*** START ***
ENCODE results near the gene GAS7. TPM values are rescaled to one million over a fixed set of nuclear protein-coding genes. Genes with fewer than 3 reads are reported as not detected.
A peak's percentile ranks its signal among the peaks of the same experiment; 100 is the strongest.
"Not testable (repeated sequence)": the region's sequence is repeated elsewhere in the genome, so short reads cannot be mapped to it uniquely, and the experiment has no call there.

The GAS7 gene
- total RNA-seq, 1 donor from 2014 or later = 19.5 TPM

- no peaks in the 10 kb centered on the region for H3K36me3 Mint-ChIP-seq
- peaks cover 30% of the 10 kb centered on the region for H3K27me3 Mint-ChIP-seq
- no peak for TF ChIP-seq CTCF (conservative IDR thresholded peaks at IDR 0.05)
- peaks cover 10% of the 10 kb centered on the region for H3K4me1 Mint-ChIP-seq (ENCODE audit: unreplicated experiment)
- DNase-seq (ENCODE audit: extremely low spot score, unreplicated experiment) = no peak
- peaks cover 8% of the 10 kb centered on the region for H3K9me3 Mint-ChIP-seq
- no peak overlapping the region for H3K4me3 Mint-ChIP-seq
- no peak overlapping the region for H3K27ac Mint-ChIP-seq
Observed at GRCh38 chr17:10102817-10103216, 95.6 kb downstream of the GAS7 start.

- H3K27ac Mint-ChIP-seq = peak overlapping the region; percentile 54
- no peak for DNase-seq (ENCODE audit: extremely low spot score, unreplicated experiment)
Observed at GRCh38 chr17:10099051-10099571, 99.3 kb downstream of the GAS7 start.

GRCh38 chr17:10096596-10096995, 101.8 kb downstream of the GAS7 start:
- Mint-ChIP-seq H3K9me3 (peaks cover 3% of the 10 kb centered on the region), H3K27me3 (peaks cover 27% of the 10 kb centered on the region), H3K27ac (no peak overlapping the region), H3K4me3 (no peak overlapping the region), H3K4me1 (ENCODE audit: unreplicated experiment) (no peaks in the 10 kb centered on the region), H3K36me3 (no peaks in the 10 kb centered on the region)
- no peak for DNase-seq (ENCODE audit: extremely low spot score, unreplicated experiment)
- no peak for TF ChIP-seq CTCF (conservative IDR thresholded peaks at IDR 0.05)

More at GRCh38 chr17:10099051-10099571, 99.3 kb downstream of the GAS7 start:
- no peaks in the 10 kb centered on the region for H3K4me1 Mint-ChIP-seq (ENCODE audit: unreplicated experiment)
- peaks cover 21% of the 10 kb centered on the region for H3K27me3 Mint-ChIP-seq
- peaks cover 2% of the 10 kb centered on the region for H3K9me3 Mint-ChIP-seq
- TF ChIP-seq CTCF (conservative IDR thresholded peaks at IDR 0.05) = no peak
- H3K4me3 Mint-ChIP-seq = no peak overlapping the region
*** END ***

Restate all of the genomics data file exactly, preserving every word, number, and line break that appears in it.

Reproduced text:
ENCODE results near the gene GAS7. TPM values are rescaled to one million over a fixed set of nuclear protein-coding genes. Genes with fewer than 3 reads are reported as not detected.
A peak's percentile ranks its signal among the peaks of the same experiment; 100 is the strongest.
"Not testable (repeated sequence)": the region's sequence is repeated elsewhere in the genome, so short reads cannot be mapped to it uniquely, and the experiment has no call there.

The GAS7 gene
- total RNA-seq, 1 donor from 2014 or later = 19.5 TPM

- no peaks in the 10 kb centered on the region for H3K36me3 Mint-ChIP-seq
- peaks cover 30% of the 10 kb centered on the region for H3K27me3 Mint-ChIP-seq
- no peak for TF ChIP-seq CTCF (conservative IDR thresholded peaks at IDR 0.05)
- peaks cover 10% of the 10 kb centered on the region for H3K4me1 Mint-ChIP-seq (ENCODE audit: unreplicated experiment)
- DNase-seq (ENCODE audit: extremely low spot score, unreplicated experiment) = no peak
- peaks cover 8% of the 10 kb centered on the region for H3K9me3 Mint-ChIP-seq
- no peak overlapping the region for H3K4me3 Mint-ChIP-seq
- no peak overlapping the region for H3K27ac Mint-ChIP-seq
Observed at GRCh38 chr17:10102817-10103216, 95.6 kb downstream of the GAS7 start.

- H3K27ac Mint-ChIP-seq = peak overlapping the region; percentile 54
- no peak for DNase-seq (ENCODE audit: extremely low spot score, unreplicated experiment)
Observed at GRCh38 chr17:10099051-10099571, 99.3 kb downstream of the GAS7 start.

GRCh38 chr17:10096596-10096995, 101.8 kb downstream of the GAS7 start:
- Mint-ChIP-seq H3K9me3 (peaks cover 3% of the 10 kb centered on the region), H3K27me3 (peaks cover 27% of the 10 kb centered on the region), H3K27ac (no peak overlapping the region), H3K4me3 (no peak overlapping the region), H3K4me1 (ENCODE audit: unreplicated experiment) (no peaks in the 10 kb centered on the region), H3K36me3 (no peaks in the 10 kb centered on the region)
- no peak for DNase-seq (ENCODE audit: extremely low spot score, unreplicated experiment)
- no peak for TF ChIP-seq CTCF (conservative IDR thresholded peaks at IDR 0.05)

More at GRCh38 chr17:10099051-10099571, 99.3 kb downstream of the GAS7 start:
- no peaks in the 10 kb centered on the region for H3K4me1 Mint-ChIP-seq (ENCODE audit: unreplicated experiment)
- peaks cover 21% of the 10 kb centered on the region for H3K27me3 Mint-ChIP-seq
- peaks cover 2% of the 10 kb centered on the region for H3K9me3 Mint-ChIP-seq
- TF ChIP-seq CTCF (conservative IDR thresholded peaks at IDR 0.05) = no peak
- H3K4me3 Mint-ChIP-seq = no peak overlapping the region